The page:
They recommend doing regular housekeeping via GWT and getting rid of the reported 404's but that's as far as it goes.
| 12:35 am on Oct 28, 2013 (gmt 0)|
It's hard to say also that it MUST be the store being affiliate. I've heard the affiliate argument for 13 years and in the past when we had issues (Big Daddy we didn't have the canonical URL) everyone was saying it was affiliate links. We fixed the www and non www and we bounced back with no problem. It's just hard to swallow that we are basically done because of our store. That means it's over and there really can't be anymore small businesses that can't afford their own inventory.
I'm not focused only on the 404's. I am open to suggestion but at the same time, if I just accept it's affiliate store then it's time for me to shut down the server and roll over. Which might very well be the case but shouldn't I be exploring all suggestions? This has been my sole business for 13 years. It's not like I am webmaster of several sites and if it goes down, then I move on.
So, I am just seeing what all the ideas might be out there so we can explore more. In case we have missed something.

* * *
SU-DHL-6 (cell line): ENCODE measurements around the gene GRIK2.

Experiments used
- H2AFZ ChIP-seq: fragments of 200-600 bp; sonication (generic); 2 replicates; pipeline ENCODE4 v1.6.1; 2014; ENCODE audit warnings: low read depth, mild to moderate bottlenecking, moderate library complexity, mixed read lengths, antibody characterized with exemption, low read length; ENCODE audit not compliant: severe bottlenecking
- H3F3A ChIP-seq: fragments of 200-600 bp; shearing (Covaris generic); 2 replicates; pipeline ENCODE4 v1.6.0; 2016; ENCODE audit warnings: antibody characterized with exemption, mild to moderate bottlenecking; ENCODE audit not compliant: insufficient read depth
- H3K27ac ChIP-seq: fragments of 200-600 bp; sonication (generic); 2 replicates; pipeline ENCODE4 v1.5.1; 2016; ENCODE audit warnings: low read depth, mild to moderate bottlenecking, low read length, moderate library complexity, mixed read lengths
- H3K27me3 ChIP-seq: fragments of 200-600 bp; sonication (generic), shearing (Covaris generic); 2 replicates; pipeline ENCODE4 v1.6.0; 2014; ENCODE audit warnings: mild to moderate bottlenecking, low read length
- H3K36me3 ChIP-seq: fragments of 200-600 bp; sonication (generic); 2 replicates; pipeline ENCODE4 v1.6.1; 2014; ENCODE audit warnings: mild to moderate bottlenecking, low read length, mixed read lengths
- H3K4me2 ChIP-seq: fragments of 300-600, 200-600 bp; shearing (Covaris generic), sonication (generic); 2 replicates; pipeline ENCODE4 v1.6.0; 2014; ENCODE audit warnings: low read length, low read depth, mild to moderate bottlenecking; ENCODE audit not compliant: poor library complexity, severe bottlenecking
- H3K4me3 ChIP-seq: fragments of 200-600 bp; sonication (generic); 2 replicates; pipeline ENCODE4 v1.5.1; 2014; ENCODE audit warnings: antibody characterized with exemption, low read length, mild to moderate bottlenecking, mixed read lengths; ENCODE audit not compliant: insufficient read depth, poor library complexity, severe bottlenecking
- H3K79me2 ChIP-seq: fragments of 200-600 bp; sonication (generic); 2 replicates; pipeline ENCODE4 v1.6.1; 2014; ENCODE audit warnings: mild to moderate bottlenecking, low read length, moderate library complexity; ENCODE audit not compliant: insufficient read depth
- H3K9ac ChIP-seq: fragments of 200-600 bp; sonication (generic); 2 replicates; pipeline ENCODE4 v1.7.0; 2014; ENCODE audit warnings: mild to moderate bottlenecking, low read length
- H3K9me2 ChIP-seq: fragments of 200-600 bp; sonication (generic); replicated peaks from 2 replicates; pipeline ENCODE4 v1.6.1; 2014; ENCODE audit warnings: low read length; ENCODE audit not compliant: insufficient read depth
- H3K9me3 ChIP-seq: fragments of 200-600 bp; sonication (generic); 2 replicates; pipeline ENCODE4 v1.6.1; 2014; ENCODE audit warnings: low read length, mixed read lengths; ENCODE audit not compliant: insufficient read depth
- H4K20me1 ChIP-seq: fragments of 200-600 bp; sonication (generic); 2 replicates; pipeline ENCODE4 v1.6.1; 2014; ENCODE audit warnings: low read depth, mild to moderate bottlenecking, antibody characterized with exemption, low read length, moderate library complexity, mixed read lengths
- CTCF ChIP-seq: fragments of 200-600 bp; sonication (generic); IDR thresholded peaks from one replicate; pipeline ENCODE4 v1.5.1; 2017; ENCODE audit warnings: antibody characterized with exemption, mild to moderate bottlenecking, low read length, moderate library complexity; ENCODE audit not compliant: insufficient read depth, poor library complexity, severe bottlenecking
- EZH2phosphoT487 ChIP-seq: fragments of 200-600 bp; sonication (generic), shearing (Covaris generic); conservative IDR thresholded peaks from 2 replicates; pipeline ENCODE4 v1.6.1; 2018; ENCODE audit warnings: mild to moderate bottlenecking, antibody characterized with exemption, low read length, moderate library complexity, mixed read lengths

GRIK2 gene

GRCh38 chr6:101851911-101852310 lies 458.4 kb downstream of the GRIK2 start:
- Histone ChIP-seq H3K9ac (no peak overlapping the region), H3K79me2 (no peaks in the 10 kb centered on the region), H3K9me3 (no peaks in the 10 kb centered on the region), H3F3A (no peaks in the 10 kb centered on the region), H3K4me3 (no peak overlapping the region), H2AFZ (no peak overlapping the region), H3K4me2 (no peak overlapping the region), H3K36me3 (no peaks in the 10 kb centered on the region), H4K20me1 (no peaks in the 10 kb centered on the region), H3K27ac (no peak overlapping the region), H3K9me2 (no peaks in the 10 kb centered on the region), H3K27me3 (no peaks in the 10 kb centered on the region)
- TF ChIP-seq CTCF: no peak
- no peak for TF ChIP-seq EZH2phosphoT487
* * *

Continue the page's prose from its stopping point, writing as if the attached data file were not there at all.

In fact, we weren't assuming it was to do with 404's all this time considering that is what we were told to do on the Google forums as we didn't have smart links to 301 to. We were assuming it was because we changed 25,000 links out of a ~80,000 page website.
Also, if it was just to do with the affiliate pages, then why is the rest of the site slumped? Again, not as badly but still slumped.
Sometimes it's not an obvious problem and so I came here to hear any and all ideas. If I have to throw in the towel because I have an affiliate store, then I guess I have to do that.
| 12:52 am on Oct 28, 2013 (gmt 0)|
Berry have you tried doing the following.
Go into your analytics account and go back to before you lost the traffic (you do have an analytics account?).